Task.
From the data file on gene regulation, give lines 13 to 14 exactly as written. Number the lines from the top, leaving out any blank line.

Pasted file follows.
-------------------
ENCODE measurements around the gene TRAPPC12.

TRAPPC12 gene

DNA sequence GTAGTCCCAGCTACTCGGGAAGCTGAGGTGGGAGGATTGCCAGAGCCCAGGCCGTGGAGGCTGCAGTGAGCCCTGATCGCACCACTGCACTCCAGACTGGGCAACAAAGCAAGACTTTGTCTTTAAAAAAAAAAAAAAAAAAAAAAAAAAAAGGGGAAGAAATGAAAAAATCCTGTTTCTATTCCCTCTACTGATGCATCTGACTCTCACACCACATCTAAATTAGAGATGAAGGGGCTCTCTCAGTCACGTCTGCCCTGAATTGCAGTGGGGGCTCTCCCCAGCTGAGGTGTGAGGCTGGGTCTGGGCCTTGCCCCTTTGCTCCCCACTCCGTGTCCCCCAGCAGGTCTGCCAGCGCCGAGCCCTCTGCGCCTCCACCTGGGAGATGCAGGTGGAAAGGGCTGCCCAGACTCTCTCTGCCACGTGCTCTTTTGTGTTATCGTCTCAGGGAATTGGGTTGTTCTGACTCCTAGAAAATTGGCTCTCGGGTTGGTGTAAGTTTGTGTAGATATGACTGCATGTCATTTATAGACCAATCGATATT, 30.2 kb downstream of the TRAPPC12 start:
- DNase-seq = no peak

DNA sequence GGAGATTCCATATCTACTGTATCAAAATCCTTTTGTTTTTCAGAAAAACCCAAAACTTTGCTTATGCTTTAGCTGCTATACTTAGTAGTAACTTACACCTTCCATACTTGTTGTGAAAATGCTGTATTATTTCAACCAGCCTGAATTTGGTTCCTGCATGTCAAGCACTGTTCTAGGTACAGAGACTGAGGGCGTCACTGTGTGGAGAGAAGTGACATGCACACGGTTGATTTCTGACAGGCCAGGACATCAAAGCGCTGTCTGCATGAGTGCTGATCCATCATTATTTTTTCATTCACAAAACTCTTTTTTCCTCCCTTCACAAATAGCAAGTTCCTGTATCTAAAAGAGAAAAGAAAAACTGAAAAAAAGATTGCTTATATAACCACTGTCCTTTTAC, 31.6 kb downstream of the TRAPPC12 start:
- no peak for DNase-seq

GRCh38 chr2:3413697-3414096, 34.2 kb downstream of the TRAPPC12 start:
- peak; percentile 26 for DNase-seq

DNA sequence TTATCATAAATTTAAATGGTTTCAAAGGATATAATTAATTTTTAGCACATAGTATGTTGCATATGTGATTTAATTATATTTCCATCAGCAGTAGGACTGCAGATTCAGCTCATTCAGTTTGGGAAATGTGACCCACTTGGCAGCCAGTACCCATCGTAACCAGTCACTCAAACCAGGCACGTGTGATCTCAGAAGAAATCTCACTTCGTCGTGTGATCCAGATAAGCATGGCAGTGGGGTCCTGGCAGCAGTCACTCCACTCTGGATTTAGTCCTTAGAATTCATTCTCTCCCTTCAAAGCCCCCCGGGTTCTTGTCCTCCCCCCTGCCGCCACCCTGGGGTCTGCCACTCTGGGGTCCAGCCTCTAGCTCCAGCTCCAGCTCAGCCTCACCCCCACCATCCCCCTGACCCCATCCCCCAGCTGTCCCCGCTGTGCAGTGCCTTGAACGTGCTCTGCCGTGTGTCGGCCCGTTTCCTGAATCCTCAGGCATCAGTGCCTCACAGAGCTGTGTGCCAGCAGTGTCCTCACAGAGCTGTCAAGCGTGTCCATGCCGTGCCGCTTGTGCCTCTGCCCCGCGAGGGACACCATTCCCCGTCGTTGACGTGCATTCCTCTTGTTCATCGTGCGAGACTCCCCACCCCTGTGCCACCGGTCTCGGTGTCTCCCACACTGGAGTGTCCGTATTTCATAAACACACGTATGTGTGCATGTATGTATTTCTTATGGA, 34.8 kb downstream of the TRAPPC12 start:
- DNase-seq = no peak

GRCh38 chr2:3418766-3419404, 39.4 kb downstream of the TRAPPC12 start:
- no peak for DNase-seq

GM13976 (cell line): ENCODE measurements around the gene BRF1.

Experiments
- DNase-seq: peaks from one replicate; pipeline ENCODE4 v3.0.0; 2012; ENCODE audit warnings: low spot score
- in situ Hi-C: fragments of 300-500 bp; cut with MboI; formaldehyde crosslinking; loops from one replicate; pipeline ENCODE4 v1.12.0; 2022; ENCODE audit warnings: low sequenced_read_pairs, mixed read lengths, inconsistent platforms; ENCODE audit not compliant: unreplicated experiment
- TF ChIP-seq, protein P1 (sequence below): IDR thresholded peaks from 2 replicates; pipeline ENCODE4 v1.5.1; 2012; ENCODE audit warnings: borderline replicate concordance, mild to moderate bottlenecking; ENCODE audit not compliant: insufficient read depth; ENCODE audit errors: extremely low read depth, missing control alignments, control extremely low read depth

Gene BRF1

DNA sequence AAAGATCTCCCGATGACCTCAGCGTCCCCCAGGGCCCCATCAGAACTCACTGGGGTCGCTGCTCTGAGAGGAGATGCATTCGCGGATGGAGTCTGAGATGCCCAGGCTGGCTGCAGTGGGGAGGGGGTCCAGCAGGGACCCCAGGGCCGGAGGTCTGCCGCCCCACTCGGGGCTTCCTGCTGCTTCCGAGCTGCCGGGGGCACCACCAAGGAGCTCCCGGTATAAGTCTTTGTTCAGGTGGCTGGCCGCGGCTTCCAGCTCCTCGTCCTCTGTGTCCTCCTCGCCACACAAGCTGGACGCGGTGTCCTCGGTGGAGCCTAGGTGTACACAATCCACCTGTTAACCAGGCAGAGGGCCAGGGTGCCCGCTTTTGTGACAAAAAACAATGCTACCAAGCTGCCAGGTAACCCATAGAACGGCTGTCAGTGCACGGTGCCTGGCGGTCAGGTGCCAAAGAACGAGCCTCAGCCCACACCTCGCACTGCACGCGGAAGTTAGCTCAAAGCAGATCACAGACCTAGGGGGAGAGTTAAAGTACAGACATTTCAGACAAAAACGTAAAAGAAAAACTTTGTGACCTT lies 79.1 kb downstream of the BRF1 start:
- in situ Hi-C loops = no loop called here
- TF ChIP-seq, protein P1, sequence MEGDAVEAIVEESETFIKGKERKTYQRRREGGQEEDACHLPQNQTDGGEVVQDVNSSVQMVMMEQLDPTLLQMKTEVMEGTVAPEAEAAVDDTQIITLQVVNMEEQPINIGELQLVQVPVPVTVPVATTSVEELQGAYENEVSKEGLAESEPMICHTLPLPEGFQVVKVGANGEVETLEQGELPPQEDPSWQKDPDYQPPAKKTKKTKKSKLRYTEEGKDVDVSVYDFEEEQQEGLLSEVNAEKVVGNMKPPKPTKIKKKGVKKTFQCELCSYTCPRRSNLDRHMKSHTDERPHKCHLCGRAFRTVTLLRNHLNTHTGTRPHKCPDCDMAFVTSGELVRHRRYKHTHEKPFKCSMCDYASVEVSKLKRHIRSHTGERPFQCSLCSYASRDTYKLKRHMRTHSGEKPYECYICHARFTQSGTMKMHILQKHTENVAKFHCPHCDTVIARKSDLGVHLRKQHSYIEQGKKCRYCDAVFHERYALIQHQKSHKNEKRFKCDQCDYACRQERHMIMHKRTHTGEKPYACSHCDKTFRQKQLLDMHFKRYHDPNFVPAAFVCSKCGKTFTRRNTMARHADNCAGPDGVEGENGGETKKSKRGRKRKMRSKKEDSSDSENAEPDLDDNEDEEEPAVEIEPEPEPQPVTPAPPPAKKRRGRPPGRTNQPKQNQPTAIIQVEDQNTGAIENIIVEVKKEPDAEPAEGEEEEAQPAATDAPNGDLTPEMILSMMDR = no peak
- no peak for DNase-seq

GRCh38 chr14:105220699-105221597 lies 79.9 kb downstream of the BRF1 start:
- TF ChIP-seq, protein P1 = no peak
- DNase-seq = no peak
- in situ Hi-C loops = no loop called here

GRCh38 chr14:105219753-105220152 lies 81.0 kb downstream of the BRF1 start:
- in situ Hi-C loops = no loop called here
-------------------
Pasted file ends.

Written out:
GM13976 (cell line): ENCODE measurements around the gene BRF1.

Experiments